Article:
Comparative history of empires: “bureaucracies” in Spain, Portugal, Russia and China
maître de conférences à l'EHESS (CRH-GEHM)
directeur d'études à l'EHESS (CRH, CRH-GEI, MONDA, MONDA-CRBC)
Modern empires, because of their territorial extent (on land and sea) and social and cultural complexity, depended on a wide variety of information flows and lines of command. The seminar uses empirical research into the norms, practices and historical sociology of the officials in these administrations. Three historians specialising respectively in the Iberian empires (16th-18th centuries), Imperial Russia (17th-18th centuries) and China (18th-20th centuries) come together to compare their research experience and initiate an exercise in reasoned comparatism. The aim is to illuminate the differences and similarities between these empires, around a number of key questions: How did the authorities recruit agents for the imperial system? What type of normative culture and professional skills underpinned their activities? How did distance and the variety of social configurations affect the operation of lines of command? What procedures did the central governments use to stay informed about the distant territories under their administration?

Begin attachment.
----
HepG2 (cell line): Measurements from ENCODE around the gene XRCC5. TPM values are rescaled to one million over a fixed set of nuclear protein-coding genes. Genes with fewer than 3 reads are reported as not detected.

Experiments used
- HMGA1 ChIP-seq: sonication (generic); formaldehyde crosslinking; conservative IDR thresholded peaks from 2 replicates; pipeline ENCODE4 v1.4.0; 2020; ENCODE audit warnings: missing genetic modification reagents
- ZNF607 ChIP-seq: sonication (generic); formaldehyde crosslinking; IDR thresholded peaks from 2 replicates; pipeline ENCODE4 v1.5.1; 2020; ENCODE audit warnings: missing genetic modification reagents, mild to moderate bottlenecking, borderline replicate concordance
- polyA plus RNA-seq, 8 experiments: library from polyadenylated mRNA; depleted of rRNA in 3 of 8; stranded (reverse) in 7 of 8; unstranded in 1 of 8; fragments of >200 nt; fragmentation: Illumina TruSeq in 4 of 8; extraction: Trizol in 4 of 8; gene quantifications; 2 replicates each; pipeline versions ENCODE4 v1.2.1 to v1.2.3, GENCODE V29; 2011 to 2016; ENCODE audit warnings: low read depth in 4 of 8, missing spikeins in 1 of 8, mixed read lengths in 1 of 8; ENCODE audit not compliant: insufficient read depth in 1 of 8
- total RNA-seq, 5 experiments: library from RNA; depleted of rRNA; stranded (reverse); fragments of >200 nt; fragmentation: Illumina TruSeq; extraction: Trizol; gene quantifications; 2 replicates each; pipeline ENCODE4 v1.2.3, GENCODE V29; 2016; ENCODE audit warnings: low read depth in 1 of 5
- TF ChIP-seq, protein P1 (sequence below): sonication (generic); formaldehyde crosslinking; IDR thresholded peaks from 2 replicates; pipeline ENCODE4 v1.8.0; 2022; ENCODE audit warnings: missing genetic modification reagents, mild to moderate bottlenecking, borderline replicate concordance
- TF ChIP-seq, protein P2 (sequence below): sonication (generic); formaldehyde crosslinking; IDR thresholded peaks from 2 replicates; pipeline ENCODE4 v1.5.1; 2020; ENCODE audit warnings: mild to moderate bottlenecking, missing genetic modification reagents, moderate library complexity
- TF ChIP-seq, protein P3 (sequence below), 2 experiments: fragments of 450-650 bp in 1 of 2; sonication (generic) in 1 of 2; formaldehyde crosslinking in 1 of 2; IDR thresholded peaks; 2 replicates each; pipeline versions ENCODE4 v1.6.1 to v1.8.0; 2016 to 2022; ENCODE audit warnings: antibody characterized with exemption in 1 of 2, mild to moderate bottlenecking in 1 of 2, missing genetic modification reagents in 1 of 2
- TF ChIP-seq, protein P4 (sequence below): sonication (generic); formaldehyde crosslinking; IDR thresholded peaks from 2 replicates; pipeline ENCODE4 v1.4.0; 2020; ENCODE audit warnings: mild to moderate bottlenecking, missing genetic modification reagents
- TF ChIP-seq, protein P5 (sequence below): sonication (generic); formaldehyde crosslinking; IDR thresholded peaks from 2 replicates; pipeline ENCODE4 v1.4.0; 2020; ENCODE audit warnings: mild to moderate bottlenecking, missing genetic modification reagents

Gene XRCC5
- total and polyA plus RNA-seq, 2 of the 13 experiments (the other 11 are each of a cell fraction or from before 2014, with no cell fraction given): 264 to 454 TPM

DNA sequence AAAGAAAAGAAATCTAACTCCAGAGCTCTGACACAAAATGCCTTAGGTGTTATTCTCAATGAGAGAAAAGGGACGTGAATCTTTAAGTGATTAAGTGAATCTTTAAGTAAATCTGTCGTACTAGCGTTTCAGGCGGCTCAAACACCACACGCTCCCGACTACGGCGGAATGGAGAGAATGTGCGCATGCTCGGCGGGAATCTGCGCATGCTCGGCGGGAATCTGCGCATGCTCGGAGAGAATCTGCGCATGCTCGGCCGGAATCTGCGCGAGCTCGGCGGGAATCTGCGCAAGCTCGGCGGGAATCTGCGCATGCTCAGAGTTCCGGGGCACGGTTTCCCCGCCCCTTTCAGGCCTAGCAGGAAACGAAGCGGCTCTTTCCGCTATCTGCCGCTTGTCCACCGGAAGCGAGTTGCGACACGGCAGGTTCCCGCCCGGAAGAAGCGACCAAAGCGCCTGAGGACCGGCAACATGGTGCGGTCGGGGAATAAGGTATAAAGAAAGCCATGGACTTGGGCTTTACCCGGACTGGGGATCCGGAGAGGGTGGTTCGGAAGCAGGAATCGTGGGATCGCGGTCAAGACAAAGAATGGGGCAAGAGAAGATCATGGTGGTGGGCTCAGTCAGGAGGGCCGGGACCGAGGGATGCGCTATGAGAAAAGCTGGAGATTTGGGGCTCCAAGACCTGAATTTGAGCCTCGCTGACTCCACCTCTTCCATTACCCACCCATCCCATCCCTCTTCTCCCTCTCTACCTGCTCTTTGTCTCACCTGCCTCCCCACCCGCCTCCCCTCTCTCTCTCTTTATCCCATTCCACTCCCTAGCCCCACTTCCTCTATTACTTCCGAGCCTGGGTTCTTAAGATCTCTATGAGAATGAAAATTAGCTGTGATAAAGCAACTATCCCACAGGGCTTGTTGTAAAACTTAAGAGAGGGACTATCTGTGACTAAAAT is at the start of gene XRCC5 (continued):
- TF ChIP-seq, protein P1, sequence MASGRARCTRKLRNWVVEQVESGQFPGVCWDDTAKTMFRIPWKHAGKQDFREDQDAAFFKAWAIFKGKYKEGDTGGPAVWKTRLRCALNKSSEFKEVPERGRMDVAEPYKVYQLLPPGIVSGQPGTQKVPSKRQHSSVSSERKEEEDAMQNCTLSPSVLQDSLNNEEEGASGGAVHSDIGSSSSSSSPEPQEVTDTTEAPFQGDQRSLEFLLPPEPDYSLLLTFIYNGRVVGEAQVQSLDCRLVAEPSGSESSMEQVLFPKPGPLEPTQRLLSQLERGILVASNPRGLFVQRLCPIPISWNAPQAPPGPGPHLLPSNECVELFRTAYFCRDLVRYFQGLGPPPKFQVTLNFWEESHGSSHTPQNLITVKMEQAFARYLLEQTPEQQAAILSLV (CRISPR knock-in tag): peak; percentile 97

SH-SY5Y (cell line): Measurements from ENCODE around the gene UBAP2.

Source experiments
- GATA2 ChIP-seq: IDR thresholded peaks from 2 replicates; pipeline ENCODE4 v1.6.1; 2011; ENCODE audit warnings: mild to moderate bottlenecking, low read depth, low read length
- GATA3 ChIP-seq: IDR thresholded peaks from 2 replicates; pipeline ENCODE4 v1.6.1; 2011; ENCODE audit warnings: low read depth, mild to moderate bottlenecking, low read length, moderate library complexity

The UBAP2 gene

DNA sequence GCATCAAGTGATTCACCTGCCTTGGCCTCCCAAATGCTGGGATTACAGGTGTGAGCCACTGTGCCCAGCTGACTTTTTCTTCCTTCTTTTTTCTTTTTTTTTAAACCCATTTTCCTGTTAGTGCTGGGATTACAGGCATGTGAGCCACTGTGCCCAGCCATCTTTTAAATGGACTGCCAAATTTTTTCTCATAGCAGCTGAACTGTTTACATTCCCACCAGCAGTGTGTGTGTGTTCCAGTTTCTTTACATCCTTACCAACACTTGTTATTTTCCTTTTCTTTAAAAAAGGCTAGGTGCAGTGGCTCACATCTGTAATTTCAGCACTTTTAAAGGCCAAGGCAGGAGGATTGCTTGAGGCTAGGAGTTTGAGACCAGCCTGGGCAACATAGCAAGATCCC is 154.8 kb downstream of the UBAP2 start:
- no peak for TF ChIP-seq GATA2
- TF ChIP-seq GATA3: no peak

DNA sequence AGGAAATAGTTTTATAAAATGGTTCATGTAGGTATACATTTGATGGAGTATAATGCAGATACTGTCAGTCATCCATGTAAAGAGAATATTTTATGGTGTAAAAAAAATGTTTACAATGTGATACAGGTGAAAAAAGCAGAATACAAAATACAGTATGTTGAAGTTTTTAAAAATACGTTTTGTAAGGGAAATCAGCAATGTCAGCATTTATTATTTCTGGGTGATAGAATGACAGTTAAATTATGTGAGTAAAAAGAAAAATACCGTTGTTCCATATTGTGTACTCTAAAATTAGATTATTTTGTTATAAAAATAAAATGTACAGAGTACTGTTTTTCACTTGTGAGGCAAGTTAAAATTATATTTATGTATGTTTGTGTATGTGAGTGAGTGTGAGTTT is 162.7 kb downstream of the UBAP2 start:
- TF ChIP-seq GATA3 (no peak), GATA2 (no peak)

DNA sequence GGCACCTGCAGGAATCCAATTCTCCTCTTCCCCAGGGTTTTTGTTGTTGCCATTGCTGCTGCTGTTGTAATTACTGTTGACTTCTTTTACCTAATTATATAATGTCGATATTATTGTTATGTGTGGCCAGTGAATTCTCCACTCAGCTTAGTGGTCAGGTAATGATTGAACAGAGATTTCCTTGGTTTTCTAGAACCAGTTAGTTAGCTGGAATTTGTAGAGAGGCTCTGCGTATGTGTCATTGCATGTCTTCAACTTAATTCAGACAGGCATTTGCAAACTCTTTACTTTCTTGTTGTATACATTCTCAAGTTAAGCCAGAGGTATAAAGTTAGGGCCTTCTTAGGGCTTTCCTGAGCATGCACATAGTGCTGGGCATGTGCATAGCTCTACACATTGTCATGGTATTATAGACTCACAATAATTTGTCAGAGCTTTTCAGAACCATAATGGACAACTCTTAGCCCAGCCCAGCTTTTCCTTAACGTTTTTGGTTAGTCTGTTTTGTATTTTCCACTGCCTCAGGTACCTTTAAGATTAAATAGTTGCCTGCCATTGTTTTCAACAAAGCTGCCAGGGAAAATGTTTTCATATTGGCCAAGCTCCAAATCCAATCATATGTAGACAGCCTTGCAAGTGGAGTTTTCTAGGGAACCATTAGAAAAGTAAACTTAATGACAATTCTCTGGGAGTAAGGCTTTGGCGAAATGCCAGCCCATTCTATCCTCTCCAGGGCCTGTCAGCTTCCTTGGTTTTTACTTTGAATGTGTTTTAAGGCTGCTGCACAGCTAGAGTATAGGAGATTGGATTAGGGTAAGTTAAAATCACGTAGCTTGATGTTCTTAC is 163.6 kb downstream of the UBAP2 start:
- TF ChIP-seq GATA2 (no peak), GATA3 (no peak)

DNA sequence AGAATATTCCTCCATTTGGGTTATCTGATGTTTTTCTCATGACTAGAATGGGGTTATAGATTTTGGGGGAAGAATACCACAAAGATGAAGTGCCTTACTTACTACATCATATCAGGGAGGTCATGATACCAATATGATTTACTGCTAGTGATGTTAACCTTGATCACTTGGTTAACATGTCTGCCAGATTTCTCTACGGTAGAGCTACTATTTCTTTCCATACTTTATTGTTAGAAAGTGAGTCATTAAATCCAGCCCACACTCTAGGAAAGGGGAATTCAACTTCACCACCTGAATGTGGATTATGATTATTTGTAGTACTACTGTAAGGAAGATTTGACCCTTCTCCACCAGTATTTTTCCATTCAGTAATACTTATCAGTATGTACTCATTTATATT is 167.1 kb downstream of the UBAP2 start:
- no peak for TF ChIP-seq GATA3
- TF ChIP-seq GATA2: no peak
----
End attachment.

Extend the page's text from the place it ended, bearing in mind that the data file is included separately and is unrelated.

Master 1 and Master 2 students will be asked to read the research documents uploaded to the EHESS digital environment. They will be required to present a two-page commentary on the material allocated for each session. A ten-page essay is required for end-of-semester course credit.